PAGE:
If you have taken the medication for more than three weeks, your doctor will most likely ask you to stop taking Klonopin gradually over about one-two weeks. Your doses are then reduced in small increments each day until they reach 0 mg.
Signs That You Need Help with A Drug Problem, Including How to Find Treatment for Addiction
Some signs that you might need help with a drug problem may be:
- Using drugs for much longer than you intended
- Feeling like you need to use drugs to feel OK
- Financing your drug use by doing things like stealing or not getting enough sleep (losing interest in other activities)
- Lying or hiding how often or how much you’re using drugs
- Using drugs more often, even though it’s hurting how well your life is going.
If you have any of these signs, one way to find drug treatment is by talking with a doctor or other health care professional. If that’s not an option for some reason, here are some places you can go:
- Your school nurse (if your school has one)
- A parent or guardian if they’re available
- Your health insurance company
- A community mental health center, addiction treatment program, or your local department of social services.
If you don’t have any options for getting help with drugs, use it might be time to reach out to a trusted adult like an aunt or uncle (if they’re not using drugs. If they are, talk to someone else.)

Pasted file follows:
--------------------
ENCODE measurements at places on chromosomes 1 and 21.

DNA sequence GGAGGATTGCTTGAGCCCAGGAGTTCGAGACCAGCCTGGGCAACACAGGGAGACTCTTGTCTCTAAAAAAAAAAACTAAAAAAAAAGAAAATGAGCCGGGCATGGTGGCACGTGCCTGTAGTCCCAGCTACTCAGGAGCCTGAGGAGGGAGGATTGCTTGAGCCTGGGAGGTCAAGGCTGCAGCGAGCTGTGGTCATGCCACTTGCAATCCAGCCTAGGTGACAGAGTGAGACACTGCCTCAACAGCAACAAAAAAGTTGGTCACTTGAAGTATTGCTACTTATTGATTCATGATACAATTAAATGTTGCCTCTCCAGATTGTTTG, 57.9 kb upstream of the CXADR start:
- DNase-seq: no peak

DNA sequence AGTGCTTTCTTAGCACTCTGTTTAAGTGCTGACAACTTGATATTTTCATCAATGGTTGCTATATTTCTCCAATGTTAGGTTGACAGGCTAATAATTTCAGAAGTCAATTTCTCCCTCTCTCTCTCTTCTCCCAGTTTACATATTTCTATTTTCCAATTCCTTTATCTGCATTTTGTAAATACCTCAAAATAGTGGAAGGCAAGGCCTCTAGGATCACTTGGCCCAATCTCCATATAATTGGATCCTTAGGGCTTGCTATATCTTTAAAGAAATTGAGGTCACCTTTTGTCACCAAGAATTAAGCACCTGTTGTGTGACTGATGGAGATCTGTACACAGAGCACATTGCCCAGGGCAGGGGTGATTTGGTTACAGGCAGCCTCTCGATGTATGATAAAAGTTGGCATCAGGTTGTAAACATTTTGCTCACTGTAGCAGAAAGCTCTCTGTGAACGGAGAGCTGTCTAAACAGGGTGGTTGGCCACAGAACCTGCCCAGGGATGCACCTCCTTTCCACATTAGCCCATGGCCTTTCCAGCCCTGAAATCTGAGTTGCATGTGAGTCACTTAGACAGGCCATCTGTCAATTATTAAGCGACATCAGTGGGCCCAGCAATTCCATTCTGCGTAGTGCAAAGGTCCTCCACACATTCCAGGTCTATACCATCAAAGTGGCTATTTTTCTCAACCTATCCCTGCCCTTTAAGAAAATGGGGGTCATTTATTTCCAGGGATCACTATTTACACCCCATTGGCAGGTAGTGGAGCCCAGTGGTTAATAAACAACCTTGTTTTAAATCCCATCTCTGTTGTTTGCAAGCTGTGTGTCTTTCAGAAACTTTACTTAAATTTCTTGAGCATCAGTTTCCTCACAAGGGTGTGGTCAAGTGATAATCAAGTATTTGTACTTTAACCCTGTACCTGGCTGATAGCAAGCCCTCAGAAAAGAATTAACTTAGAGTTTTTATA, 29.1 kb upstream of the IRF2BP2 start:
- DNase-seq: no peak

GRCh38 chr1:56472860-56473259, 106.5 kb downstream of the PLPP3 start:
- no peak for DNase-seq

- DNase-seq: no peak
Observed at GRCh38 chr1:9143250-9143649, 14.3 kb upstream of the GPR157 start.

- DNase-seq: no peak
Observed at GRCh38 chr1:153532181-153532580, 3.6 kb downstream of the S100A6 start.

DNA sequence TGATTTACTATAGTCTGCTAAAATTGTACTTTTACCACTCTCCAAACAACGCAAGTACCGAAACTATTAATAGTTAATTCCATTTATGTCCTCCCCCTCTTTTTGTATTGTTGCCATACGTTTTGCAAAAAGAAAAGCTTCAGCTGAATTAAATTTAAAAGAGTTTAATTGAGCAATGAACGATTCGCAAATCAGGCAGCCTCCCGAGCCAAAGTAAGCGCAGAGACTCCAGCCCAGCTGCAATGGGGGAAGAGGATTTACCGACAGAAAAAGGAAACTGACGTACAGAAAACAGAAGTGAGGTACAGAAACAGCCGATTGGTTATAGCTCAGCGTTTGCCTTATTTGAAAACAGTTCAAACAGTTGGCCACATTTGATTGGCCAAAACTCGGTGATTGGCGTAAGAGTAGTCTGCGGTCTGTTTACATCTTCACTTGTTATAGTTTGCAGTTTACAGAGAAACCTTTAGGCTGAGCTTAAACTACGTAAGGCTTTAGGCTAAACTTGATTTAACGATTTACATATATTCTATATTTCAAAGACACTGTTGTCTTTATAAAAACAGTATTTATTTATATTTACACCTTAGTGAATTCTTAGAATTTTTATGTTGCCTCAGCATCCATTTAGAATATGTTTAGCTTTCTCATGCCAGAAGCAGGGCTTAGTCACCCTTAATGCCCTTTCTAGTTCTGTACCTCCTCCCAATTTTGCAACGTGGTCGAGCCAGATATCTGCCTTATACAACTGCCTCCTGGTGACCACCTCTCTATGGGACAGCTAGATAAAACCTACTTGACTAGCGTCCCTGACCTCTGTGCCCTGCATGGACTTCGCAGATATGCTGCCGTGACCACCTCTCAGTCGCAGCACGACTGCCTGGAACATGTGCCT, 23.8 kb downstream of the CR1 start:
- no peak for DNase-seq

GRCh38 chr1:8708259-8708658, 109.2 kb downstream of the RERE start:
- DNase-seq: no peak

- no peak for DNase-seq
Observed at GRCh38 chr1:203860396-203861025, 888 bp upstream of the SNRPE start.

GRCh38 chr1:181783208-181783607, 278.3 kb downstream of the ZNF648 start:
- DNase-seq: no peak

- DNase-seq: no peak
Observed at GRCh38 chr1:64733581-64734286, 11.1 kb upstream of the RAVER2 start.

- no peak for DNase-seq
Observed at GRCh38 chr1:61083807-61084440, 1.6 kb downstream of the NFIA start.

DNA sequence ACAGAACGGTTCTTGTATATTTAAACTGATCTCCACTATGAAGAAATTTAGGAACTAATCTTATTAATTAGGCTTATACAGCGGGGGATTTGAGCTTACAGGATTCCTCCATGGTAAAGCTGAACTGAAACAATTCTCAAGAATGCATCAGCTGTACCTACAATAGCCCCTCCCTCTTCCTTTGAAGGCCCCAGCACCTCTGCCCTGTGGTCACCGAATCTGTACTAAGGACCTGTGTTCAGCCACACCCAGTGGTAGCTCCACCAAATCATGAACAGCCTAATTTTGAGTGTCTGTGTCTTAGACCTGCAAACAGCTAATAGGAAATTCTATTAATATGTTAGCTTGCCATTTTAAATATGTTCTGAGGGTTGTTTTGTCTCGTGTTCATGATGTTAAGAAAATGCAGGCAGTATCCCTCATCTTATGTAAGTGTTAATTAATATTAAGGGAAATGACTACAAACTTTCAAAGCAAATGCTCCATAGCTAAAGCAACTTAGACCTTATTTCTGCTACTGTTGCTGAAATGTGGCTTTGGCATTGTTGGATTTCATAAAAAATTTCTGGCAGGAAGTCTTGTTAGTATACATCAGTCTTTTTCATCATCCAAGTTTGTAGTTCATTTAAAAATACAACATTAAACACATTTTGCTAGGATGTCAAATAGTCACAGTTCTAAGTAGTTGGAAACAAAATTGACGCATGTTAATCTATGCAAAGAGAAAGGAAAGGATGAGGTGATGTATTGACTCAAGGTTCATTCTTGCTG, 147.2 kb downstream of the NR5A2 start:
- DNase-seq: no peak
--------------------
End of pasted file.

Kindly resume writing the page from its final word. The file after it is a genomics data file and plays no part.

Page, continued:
In addition, there are some signs that you might need help with a drug problem which include how long your drug use has been going on or how much time is spent in the activity. For example: if it’s been over a year and people have noticed changes in how you behave when under the influence or how much time is spent in the activity it may be a sign that you need to seek out professional help.
The long and short of it is that Klonopin (clonazepam) stays in your system for a while. It may take up to six days before the drug leaves completely from your body, so you should avoid driving or operating heavy machinery until then.
In some cases, withdrawal symptoms can occur after stopping use abruptly which can be dangerous if not managed properly with medical supervision. If you have questions about how long Klonopin will stay in your system, speak with a doctor who specializes in opioid dependency treatment.
They’ll know what’s best based on the amount of medication taken and other factors such as age and health condition. If you want to know more about any specific drug, we can help answer that question for you.